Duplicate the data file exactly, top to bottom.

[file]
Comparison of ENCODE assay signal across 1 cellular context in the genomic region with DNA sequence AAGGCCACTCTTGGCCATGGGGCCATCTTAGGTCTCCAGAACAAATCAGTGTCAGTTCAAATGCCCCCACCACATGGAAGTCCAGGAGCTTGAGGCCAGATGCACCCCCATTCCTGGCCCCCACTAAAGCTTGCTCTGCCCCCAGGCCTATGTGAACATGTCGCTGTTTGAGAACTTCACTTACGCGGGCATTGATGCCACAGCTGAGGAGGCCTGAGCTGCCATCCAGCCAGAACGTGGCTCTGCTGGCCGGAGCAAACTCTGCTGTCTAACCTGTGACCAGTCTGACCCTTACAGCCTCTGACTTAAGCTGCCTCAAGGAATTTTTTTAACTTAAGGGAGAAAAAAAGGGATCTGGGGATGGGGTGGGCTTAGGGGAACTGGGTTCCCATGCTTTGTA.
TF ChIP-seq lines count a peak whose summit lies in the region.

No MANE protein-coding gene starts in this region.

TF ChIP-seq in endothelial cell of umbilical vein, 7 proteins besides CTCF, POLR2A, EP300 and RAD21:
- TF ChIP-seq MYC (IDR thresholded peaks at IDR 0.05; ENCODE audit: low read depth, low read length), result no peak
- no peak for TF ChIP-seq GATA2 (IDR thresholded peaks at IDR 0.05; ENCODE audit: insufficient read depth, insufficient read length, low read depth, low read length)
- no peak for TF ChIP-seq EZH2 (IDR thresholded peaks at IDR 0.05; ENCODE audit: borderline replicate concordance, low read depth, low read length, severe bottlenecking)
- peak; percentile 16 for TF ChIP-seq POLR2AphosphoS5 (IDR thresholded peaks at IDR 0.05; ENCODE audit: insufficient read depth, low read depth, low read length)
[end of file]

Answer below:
Comparison of ENCODE assay signal across 1 cellular context in the genomic region with DNA sequence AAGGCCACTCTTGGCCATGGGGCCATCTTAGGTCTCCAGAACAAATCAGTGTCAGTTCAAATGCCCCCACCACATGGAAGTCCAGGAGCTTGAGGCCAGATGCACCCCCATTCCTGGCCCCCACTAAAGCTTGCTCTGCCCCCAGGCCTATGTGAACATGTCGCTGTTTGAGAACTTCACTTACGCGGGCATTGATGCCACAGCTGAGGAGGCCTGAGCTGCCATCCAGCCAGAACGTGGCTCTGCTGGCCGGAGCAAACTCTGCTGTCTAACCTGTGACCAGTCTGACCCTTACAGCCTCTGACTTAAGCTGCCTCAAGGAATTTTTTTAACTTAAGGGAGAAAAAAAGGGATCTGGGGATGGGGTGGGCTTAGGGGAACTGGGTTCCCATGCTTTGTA.
TF ChIP-seq lines count a peak whose summit lies in the region.

No MANE protein-coding gene starts in this region.

TF ChIP-seq in endothelial cell of umbilical vein, 7 proteins besides CTCF, POLR2A, EP300 and RAD21:
- TF ChIP-seq MYC (IDR thresholded peaks at IDR 0.05; ENCODE audit: low read depth, low read length), result no peak
- no peak for TF ChIP-seq GATA2 (IDR thresholded peaks at IDR 0.05; ENCODE audit: insufficient read depth, insufficient read length, low read depth, low read length)
- no peak for TF ChIP-seq EZH2 (IDR thresholded peaks at IDR 0.05; ENCODE audit: borderline replicate concordance, low read depth, low read length, severe bottlenecking)
- peak; percentile 16 for TF ChIP-seq POLR2AphosphoS5 (IDR thresholded peaks at IDR 0.05; ENCODE audit: insufficient read depth, low read depth, low read length)